We present an analysis of the spectral characteristics of 1-hop HF radar ground scatter and - and 1-hop ionospheric scatter as measured by the Super Dual Auroral Radar Network. Our objective is to determine criteria that separate signals scattered from the ground and the ionosphere. We find that for both ground scatter and ionospheric scatter that the probability density function of backscatter Doppler velocity decreases exponentially with velocity, but with significantly different e-folding velocities for the two types of backscatter. We use this observation to separate the total probability density of Doppler velocity and spectral width into two component distributions. This process yields the posterior probability that a signal of given Doppler velocity and spectral width is ground scatter. The resulting criterion for classification of a particular signal as ground scatter, v < 33.1 m/s + 0.139w − (0.00133 s/m)w2, significantly reduces the probability that a signal will be erroneously classified as ionospheric scatter, while only moderately increasing the probability that an ionospheric scatter signal will be erroneously classified as ground scatter. Finally, we validate the ground scatter probability function by demonstrating that the backscatter virtual height increases as expected with increasing probability of ground scatter.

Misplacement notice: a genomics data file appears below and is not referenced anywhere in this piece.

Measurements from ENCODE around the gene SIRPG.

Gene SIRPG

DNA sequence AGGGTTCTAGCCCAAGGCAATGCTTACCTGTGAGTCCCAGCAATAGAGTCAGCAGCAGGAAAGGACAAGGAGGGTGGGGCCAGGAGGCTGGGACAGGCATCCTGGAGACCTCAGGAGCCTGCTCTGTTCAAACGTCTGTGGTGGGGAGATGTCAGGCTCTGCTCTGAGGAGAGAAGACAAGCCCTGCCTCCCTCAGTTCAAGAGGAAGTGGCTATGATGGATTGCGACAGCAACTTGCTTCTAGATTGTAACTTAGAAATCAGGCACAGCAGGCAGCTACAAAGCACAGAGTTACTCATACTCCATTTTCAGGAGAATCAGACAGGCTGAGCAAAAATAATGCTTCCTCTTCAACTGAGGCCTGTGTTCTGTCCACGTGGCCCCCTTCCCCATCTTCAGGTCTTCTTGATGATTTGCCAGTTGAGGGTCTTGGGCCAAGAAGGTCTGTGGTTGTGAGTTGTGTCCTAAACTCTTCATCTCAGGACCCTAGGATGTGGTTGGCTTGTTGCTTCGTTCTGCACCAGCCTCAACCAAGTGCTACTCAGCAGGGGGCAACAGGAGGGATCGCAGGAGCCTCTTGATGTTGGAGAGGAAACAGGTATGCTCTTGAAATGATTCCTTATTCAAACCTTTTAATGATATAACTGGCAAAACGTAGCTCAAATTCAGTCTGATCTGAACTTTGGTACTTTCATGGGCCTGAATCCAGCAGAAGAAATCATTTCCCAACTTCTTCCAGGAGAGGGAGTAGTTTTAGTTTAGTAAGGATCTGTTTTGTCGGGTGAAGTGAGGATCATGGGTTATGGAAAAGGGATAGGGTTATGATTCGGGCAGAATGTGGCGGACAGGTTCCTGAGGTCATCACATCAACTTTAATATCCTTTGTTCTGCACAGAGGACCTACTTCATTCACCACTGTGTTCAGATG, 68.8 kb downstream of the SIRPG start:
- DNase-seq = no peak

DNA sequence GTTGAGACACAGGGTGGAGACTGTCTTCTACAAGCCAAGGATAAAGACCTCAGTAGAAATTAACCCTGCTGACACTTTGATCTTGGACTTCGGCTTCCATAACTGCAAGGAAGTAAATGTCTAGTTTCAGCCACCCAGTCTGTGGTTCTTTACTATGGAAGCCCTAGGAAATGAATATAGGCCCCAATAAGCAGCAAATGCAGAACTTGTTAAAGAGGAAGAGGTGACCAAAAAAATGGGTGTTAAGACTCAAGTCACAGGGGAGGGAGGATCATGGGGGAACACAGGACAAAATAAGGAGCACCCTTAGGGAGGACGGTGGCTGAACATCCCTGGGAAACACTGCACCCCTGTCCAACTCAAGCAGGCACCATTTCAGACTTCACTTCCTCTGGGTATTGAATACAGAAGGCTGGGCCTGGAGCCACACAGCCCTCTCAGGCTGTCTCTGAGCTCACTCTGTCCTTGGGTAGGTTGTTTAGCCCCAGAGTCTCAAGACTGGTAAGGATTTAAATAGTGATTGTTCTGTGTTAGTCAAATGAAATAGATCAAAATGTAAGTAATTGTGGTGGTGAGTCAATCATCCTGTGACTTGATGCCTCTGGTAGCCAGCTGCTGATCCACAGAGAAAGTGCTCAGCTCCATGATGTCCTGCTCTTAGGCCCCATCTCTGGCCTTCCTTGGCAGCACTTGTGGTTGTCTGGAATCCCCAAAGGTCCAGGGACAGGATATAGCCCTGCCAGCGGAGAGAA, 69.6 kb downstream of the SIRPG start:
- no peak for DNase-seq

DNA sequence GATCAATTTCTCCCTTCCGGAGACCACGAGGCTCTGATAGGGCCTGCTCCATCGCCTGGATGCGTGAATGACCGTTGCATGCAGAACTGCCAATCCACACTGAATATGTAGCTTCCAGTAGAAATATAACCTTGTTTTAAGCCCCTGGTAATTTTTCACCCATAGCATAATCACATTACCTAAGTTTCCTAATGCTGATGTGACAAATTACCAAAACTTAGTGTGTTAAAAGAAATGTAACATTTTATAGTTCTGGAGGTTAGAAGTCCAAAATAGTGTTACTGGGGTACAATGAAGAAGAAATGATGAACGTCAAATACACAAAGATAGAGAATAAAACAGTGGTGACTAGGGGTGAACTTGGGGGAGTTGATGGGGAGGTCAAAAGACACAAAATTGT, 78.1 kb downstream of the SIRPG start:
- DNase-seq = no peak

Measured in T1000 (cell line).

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 The Super Dual Auroral Radar Network (SuperDARN) is a global network of high-frequency (HF), over-the-horizon radars for the purpose of space physics research [Greenwald et al., 1985, 1995]. SuperDARN is designed to map ionospheric plasma convection in the polar regions. In the standard operating mode, sequential 16-beam scans are synchronized to start every 2 min with an integration time of 7 s per beam. From the transmission of a multiple-pulse scheme in the high-frequency band, the SuperDARN radars measure the autocorrelation function (ACF) of the backscattered signal in range gates of 45 km at ranges typically extending from 180 km to 3555 km. The backscattered signals are produced by coherent scatter by field-aligned electron density irregularities in the case of -hop or 1-hop propagation paths (ionospheric scatter) or land or sea surface roughness in the case of 1-hop propagation paths (ground scatter). In each range gate, this ACF is routinely analyzed by a basic method (referred to as FitACF) which extracts the signal power p, the line of sight mean Doppler velocity v of the irregularities, and the spectral width w of the Doppler power spectrum directly from the ACF [Villain et al., 1987; Hanuise et al., 1993; Baker et al., 1995, Appendix A]. Note that the spectral parameter data used in this study were calculated using the 2001 contemporary version of FitACF. The SuperDARN antenna array comprises a main array and an interferometer array. The cross-correlation function (XCF) between the main and interferometer arrays is analyzed to determine the elevation angle of arrival ɛ of the backscattered signal [Baker and Greenwald, 1988].